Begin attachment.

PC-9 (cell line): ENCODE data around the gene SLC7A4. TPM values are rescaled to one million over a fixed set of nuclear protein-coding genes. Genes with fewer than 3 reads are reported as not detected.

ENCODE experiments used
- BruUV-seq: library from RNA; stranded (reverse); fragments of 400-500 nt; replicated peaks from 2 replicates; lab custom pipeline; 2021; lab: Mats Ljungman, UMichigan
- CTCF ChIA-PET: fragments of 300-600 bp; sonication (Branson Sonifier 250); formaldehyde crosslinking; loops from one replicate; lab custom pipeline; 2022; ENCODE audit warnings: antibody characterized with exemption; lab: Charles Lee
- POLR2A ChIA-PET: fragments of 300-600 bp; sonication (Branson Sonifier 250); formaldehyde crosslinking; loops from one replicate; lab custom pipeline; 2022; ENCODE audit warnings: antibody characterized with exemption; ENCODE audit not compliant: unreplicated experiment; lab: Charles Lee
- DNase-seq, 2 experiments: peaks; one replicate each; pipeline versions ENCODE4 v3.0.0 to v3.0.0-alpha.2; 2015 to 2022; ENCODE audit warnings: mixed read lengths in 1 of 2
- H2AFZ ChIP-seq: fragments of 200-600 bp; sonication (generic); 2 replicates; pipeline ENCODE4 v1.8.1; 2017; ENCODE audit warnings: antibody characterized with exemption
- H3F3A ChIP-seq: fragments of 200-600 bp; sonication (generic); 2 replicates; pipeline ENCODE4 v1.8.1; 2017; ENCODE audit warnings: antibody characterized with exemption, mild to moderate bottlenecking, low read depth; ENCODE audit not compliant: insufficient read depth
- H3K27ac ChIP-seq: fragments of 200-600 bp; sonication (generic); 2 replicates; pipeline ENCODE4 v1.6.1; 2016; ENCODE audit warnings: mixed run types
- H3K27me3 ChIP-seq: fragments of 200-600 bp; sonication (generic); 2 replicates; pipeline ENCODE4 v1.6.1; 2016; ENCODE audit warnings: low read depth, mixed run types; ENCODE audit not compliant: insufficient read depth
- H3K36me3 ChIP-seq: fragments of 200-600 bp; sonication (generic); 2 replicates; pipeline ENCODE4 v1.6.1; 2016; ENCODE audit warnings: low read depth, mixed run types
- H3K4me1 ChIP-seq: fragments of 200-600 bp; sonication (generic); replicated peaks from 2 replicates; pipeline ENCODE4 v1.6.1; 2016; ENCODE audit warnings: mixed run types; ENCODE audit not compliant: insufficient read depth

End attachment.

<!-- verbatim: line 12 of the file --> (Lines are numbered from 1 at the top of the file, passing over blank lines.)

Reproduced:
- H3K4me1 ChIP-seq: fragments of 200-600 bp; sonication (generic); replicated peaks from 2 replicates; pipeline ENCODE4 v1.6.1; 2016; ENCODE audit warnings: mixed run types; ENCODE audit not compliant: insufficient read depth